"No, no, we won't let anybody have Dick's rights," declared Nell.
"Where have I been keeping myself not to know about these surveyors?" muttered Belding. "They must have just come."
"Go see Mrs. Cater. She told me there were strangers in town, Americans, who had mining interests in Sonora, and were run out by Orozco. Find out what they're doing, Dad."
Belding discovered that he was, indeed, the last man of consequence in Forlorn River to learn of the arrival of Ben Chase and son, mineowners and operators in Sonora. They, with a force of miners, had been besieged by rebels and finally driven off their property. This property was not destroyed, but held for ransom. And the Chases, pending developments, had packed outfits and struck for the border. Casita had been their objective point, but, for some reason which Belding did not learn, they had arrived instead at Forlorn River. It had taken Ben Chase just one day to see the possibilities of Altar Valley, and in three days he had men at work.
Belding returned home without going to see the Chases and their operations. He wanted to think over the situation. Next morning he went out to the valley to see for himself. Mexicans were hastily erecting adobe houses upon Ladd's one hundred and sixty acres, upon Dick Gale's, upon Jim Lash's and Thorne's. There were men staking the valley floor and the river bed. That was sufficient for Belding. He turned back toward town and headed for the camp of these intruders.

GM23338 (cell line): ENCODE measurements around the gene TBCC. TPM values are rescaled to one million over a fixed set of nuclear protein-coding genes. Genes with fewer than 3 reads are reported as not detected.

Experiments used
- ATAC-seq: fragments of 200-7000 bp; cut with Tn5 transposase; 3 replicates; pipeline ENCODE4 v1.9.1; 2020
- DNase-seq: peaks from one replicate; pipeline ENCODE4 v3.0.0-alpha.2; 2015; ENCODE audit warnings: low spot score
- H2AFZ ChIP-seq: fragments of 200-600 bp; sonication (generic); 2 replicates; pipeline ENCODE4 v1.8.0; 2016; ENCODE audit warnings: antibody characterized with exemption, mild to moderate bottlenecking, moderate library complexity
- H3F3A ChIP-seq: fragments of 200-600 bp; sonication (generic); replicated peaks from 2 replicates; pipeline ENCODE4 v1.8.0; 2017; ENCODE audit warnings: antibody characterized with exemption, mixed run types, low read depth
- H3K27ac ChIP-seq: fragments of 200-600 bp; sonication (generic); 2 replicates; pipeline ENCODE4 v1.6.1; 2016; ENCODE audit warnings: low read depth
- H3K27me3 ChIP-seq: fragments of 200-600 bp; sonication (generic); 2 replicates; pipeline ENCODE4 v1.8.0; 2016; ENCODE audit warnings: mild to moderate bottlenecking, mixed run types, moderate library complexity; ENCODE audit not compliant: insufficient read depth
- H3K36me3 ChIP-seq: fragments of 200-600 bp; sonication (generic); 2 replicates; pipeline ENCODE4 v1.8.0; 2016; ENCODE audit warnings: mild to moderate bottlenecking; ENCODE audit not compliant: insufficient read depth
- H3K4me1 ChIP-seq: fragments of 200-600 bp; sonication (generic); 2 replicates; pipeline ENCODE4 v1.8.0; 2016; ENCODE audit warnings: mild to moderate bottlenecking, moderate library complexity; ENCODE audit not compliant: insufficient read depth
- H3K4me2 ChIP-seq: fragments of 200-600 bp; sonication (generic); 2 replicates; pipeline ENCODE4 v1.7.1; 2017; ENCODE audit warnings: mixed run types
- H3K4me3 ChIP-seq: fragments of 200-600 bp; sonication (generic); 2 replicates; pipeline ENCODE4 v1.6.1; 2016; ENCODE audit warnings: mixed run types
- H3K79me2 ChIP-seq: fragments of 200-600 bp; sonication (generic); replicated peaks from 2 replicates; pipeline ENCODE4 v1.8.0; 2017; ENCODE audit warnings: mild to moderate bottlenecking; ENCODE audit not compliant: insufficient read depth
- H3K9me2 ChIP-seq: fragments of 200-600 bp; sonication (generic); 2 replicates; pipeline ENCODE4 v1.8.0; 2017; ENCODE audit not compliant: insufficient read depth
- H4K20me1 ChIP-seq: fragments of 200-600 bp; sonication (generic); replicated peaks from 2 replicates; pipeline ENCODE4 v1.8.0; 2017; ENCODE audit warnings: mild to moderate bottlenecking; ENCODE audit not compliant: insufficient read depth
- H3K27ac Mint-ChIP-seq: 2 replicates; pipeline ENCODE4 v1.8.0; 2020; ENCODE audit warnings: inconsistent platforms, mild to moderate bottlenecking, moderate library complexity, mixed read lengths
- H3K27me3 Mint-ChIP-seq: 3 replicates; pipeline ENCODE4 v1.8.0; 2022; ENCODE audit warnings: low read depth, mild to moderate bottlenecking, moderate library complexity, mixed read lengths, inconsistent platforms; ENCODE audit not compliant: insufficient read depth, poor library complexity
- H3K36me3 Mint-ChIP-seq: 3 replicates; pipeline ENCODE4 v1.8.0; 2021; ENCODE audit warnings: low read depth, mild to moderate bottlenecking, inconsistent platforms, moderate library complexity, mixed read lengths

In fact, the surroundings of Forlorn River, except on the river side, reminded Belding of the mushroom growth of a newly discovered mining camp. Tents were everywhere; adobe shacks were in all stages of construction; rough clapboard houses were going up. the latest of this work was new and surprising to Belding, all because he was a busy man, with no chance to hear village gossip. When he was directed to the headquarters of the Chase Mining Company he went thither in slow-growing wrath.
He came to a big tent with a huge canvas fly stretched in front, under which sat several men in their shirt sleeves. They were talking and smoking.
"My name's Belding. I want to see this Mr. Chase," said Belding, gruffly.